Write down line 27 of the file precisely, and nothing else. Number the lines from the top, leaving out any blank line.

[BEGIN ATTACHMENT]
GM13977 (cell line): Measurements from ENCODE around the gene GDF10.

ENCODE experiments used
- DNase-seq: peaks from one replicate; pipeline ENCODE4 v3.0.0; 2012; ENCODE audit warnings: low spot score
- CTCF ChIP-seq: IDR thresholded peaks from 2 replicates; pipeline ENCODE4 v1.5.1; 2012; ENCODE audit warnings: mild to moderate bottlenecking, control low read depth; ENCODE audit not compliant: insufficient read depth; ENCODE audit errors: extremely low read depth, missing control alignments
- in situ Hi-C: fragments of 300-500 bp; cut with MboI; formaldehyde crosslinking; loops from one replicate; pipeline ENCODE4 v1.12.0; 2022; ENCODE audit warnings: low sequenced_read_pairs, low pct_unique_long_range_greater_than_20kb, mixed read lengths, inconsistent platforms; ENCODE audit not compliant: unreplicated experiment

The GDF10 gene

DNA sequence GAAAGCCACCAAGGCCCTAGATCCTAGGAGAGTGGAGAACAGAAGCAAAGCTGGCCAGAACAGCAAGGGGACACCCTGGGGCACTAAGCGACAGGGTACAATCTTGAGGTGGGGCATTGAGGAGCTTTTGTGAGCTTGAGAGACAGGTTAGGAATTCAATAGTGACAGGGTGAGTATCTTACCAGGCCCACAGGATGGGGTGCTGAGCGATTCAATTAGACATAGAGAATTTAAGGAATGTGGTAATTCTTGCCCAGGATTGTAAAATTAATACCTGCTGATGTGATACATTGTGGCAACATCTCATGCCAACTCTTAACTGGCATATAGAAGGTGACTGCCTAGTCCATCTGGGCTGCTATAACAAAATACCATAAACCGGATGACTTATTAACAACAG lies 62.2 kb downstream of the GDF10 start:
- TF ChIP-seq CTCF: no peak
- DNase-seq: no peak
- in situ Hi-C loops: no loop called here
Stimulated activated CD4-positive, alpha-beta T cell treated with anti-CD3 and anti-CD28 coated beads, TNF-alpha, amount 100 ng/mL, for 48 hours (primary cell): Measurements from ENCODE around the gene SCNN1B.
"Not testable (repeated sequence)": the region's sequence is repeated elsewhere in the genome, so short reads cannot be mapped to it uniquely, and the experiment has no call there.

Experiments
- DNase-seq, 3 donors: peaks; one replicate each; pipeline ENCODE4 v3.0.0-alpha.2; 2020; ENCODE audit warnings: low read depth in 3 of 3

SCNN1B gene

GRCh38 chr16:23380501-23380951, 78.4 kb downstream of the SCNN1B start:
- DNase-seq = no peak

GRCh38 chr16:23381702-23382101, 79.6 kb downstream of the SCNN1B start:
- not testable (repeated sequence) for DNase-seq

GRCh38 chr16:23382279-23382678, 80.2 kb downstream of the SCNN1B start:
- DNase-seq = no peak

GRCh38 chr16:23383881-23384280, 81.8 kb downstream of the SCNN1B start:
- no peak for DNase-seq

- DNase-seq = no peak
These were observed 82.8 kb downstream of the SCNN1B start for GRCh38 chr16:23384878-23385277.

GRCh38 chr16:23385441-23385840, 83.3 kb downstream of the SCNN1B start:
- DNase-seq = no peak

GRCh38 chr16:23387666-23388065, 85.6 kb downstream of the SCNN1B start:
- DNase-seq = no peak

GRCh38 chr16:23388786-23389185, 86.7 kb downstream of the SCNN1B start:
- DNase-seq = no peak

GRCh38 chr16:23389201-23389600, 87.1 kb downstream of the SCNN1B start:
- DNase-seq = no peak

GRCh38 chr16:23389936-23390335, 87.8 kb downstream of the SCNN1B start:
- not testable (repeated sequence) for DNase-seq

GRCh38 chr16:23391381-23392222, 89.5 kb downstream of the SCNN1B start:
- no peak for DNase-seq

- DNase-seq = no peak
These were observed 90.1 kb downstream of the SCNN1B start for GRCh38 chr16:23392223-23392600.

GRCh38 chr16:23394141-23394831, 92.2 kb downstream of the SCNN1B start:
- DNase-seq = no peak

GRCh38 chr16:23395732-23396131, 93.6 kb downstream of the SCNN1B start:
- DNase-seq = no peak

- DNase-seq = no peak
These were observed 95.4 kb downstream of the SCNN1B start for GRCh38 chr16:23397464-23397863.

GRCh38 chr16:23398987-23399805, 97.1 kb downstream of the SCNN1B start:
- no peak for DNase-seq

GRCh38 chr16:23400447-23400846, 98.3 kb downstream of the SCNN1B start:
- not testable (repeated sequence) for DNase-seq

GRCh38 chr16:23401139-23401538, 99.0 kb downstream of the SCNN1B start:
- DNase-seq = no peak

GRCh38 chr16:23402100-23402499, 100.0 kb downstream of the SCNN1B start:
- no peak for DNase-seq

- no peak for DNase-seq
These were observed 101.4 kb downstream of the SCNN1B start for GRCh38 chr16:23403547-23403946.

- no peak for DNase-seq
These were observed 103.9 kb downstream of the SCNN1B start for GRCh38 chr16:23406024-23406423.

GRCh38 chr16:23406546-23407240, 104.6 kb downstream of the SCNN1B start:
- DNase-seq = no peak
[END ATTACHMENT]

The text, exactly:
- DNase-seq = no peak